This is the third of seven posts in the Becoming a Wounded Healer: My Story Through Abuse series. All posts available here.
My anger was quickly turning into hatred and bitterness. It was eating me alive and I knew I needed to forgive. Even so, I felt like if I were to forgive, I was saying that everything John did was okay, and I was giving up any hope for justice. I was not trusting God with the situation.
Two of my friends confronted me about my struggle. They reminded me of the book of 1 John in the Bible, where it says you cannot love God and hate your brother or sister. I had not thought of that before, and it scared me. I knew that with the intensity of what I felt, I didn’t have the strength to forgive on my own. I remembered a story from Corrie ten Boom’s book The Hiding Place. Corrie was imprisoned in the WWII concentration camps after being discovered for hiding Jews in her home. Miraculously, she survived, and went on to tour the globe, sharing about God’s love and forgiveness in the darkest of places. After one speaking engagement, a man came up to her and identified himself as one of the guards in her camp. He reached out his hand and asked for her forgiveness. She had just preached about forgiveness, but felt powerless to forgive this man. She told God she would stretch out her hand, and he would have to provide the strength. God did, and she forgave him. I figured if it worked for Corrie, it would work for me, too.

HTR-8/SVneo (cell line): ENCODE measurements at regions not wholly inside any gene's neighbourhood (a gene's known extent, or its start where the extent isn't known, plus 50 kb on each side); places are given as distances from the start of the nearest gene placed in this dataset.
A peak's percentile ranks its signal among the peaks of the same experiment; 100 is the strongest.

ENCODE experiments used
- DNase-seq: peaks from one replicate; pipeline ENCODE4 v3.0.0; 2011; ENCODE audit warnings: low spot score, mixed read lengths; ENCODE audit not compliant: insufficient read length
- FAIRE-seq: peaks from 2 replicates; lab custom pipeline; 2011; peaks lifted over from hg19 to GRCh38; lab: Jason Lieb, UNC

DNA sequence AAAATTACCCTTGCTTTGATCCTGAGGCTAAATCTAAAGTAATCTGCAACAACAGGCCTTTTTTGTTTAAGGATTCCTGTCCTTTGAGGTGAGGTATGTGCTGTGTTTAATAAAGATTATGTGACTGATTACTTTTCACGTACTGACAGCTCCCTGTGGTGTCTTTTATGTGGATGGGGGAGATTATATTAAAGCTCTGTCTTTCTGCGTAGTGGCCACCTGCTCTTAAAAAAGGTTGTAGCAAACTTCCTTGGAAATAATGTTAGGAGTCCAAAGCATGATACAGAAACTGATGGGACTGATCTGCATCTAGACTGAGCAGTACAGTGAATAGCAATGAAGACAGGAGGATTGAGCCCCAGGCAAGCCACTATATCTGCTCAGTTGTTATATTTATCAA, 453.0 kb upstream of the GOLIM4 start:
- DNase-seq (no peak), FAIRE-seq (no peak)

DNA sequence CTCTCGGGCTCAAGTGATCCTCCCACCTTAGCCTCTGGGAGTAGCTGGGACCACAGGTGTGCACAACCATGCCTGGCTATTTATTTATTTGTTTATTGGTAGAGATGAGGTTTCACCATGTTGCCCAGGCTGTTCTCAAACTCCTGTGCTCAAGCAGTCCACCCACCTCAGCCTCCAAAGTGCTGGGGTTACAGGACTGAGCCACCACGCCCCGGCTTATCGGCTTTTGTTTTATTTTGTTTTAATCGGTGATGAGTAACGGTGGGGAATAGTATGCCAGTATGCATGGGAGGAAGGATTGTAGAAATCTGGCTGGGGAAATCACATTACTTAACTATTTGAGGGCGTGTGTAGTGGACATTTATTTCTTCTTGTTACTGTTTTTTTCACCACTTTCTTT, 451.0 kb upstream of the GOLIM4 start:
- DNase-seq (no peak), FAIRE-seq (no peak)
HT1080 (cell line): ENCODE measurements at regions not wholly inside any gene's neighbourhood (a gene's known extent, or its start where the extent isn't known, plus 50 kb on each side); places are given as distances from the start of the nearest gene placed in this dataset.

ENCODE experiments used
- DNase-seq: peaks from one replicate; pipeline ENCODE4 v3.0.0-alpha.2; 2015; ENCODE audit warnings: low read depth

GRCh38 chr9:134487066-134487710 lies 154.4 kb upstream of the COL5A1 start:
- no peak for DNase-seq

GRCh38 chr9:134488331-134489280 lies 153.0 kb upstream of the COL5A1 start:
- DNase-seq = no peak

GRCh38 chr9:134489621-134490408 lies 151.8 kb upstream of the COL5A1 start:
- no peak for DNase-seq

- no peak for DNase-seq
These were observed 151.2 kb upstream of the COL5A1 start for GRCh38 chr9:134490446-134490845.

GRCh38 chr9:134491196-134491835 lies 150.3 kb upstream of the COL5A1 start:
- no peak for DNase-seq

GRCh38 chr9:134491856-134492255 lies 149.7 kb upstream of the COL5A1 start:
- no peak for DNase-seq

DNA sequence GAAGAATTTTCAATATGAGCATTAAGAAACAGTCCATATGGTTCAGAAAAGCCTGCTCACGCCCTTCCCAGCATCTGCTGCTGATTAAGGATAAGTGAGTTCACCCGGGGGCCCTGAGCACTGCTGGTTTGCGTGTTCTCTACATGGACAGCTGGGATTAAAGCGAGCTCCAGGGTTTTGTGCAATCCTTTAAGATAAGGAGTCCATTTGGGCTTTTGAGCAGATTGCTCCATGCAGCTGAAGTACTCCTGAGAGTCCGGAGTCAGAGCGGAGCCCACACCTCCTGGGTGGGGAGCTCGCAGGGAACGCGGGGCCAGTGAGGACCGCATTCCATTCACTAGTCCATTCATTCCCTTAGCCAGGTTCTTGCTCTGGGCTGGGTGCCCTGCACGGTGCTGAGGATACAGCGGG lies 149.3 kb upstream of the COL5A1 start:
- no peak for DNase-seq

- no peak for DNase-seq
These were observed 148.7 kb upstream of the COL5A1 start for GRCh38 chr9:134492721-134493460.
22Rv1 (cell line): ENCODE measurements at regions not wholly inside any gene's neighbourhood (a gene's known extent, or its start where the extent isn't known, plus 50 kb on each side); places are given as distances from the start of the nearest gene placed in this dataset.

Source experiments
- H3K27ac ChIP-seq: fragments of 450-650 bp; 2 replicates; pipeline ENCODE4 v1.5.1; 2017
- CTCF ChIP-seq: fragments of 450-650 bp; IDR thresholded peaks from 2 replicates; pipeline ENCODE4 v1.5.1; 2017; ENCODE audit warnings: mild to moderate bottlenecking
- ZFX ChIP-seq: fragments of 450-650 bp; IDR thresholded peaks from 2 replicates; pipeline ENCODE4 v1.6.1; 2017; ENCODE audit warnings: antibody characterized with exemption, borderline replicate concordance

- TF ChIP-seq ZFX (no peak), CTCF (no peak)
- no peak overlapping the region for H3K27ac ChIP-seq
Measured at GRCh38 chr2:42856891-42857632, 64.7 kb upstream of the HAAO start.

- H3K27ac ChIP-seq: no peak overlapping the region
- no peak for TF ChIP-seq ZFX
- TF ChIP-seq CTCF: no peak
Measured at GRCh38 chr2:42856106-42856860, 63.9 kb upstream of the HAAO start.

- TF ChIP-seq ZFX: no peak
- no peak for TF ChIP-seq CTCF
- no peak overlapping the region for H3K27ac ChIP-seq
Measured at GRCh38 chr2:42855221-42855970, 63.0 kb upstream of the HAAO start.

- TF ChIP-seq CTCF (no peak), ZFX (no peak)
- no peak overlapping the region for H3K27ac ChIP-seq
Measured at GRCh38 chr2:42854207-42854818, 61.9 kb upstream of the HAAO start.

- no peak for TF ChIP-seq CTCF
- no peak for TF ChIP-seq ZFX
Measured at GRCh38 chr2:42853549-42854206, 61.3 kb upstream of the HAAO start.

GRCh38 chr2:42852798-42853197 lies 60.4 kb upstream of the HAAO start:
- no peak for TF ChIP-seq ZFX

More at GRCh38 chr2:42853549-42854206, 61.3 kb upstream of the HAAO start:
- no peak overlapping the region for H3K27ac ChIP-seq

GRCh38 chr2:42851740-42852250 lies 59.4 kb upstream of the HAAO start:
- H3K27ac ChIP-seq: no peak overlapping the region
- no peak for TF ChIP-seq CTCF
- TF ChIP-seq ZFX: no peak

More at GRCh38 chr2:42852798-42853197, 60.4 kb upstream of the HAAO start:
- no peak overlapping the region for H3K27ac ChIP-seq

I remember kneeling on the floor in my parent’s living room and sobbing loudly. I asked for God’s strength, and finally forgave John, the church, and myself. I asked for God’s forgiveness for how I let hatred and bitterness grow inside me and come between me and God. I even called the pastor of the church to ask for forgiveness for how I acted in the situation. He was speechless. Even though they hadn’t treated me well, my reaction was still my problem. To say I found it hard to forgive is an understatement, but I knew I had to be obedient and trust God with the outcome. One of the things that held me back from forgiving was that I didn’t know what would happen. I realized that wasn’t up to me and I wasn’t in control. Once I forgave, I felt such peace and joy. I didn’t fully realize at the time that I would need to continue to choose to forgive.
Forgiveness was good, necessary, and Biblical, but it didn’t sort out all the problems. It took the poison out, but didn’t heal the wound. That process would continue.